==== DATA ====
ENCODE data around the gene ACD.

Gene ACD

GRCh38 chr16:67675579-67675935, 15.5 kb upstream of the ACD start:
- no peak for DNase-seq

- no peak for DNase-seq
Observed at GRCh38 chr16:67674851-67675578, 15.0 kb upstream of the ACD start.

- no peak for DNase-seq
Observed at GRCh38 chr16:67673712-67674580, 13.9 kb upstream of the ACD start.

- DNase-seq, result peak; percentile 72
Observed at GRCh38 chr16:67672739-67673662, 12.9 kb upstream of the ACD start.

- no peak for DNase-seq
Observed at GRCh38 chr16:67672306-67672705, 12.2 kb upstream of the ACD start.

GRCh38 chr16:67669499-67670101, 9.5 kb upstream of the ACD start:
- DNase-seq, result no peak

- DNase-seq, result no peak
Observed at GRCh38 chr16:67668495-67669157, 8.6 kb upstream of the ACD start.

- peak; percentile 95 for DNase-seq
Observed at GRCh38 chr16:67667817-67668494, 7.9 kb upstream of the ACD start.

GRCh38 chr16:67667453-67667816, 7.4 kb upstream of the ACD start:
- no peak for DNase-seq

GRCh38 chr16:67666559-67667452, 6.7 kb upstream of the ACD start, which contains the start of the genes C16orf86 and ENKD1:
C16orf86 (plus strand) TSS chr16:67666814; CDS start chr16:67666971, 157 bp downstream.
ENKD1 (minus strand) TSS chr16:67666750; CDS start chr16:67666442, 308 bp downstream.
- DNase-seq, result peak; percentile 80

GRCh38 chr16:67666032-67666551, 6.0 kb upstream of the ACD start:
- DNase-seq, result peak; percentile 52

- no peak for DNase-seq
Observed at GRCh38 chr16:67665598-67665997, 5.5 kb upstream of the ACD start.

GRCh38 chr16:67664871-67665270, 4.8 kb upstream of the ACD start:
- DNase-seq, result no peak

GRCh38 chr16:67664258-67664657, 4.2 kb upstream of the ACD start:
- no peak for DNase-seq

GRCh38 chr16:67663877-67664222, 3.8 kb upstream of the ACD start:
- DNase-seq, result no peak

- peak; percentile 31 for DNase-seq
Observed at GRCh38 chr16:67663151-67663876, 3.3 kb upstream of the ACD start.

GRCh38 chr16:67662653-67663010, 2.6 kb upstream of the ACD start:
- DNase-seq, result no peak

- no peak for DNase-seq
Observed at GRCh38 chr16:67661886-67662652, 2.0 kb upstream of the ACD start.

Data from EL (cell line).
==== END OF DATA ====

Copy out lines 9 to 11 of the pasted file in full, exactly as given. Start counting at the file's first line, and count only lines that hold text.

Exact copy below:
- DNase-seq, result peak; percentile 72
Observed at GRCh38 chr16:67672739-67673662, 12.9 kb upstream of the ACD start.

- no peak for DNase-seq